December 28, 2016
By Team Trilogy
We’ve all been there- we’re busy at work, running errands, or around the house when a song comes on and BAM! we’re suddenly someplace else. We’re in a darkened school gymnasium, dressed in our best and trying not to show how nervous we are to finally be dancing with our crush. We’re in shorts and suntanned, singing at the top of our lungs from the backseat as the wind whips through our hair. We’re walking down the aisle. We’re walking someone else down the aisle. We’re smiling. We’re happy.
It’s hard to overestimate the power of music. Music can transport us to a different time or place. It can reunite us with cherished memories and fill us with the feelings we had long ago. For those living with Alzheimer’s or another form of dementia, music’s ability to encourage reminiscence can have even more dramatic, positive effects.
During an Alzheimer’s or dementia journey, short-term memories become lost over time, while long-term memories remain intact. Music can serve as a bridge to connect those with memory loss to long-term memories that fill them with joy. This is true even in those for whom verbal communication has become difficult. We often see residents in memory care settings singing along to their favorite “golden oldies” or hymns.
Music can also inspire someone to share a story. It’s not uncommon for our residents to be so moved by a tune that they are suddenly telling the story of a courtship, a wedding dance, a church social, or another special moment that they’ve tied to the music. Such experiences are priceless, as they help those with memory challenges remember times that may have otherwise been forgotten. Music can also provide a voice to those who are ordinarily quiet. After all, what cannot be said that has not been said in a song?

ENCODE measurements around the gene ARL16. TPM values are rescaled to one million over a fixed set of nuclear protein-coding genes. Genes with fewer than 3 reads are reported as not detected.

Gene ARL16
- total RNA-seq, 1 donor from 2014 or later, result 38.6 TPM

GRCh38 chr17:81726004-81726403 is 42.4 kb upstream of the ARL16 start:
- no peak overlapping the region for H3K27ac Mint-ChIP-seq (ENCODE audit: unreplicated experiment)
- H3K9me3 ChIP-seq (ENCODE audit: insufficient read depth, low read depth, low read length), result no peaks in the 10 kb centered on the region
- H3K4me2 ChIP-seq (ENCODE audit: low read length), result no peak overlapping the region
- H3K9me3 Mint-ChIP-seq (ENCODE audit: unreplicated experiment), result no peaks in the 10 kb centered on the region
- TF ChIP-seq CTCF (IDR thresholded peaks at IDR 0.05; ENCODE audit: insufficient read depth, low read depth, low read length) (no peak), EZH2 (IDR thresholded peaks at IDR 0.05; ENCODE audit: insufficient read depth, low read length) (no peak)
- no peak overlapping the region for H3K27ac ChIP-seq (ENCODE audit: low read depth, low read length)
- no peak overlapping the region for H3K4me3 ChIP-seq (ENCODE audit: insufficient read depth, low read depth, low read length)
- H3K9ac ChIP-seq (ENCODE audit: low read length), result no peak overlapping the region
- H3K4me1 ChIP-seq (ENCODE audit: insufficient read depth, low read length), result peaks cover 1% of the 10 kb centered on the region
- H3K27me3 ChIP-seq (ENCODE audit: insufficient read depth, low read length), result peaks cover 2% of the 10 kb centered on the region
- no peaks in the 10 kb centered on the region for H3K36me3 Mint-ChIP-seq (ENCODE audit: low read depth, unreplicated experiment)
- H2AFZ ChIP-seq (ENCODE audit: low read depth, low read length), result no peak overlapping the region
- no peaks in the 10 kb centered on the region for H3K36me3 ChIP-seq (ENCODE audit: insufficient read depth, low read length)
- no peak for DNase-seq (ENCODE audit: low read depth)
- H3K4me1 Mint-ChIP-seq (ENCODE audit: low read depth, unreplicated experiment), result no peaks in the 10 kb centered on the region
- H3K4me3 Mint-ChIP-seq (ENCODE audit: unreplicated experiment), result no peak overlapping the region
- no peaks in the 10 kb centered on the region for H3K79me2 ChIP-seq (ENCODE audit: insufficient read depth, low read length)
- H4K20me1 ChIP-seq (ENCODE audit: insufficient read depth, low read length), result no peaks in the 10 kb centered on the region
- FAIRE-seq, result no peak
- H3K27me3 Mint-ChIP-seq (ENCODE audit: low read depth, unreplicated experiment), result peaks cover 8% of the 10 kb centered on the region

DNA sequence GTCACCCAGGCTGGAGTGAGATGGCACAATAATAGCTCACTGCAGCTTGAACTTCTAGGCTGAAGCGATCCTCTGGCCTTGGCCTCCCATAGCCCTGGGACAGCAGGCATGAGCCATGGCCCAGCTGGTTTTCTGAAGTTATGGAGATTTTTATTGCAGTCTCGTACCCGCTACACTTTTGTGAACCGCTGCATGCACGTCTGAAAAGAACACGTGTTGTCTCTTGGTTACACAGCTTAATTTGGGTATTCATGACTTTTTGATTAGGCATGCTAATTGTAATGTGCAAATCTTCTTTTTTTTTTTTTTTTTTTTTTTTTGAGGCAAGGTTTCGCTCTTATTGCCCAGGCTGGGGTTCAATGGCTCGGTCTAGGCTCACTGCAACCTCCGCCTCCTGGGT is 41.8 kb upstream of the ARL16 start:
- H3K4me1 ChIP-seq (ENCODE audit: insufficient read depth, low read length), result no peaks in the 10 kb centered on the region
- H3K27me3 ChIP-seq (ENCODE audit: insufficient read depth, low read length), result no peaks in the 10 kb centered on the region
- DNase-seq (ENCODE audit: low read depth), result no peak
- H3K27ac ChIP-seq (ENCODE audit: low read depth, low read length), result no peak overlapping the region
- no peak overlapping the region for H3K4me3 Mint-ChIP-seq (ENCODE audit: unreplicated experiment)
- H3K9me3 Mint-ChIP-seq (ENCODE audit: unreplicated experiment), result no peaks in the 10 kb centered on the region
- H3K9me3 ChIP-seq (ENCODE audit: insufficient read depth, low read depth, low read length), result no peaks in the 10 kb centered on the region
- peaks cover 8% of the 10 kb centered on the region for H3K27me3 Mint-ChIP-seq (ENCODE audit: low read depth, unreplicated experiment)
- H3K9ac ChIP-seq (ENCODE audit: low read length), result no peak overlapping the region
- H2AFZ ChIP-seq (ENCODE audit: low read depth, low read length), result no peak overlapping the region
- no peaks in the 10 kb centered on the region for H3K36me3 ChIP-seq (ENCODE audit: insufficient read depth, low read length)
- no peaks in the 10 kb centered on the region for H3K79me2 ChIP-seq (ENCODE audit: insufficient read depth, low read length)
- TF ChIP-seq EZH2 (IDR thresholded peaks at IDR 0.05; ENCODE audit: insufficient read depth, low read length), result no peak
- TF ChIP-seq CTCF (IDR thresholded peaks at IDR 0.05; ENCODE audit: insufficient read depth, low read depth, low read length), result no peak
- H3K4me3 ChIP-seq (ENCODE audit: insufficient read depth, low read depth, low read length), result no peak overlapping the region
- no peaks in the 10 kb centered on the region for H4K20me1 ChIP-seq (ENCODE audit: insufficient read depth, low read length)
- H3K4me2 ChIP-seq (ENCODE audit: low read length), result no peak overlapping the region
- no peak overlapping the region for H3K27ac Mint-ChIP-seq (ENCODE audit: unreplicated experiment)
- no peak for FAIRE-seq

One of our amazing Life Enrichment Associates once told us, “I’ve seen it many times. Wherever God put music inside, it rarely leaves.” We believe that music must play an important part in the lives of those who live in our memory care neighborhoods, so we encourage our staff members to offer musical experiences to our residents every day. This could mean singing along to a past hit, enjoying the sounds of a rhythm band or popular musical, or interpreting a song through movement.
Music can also serve as a source of comfort for those who are in the very end stages of an Alzheimer’s or dementia journey. The connection with something familiar can be soothing to those who are struggling to find peace during a difficult time.
The benefits of music are so profound in part because we do not just listen to music, we experience it. From our ears to our hands, our feet, and our hearts, music moves us. That’s why music will always have a special place at every Trilogy campus.
If you are searching for compassionate memory care services for your loved one, visit our locations page to find a campus near you!
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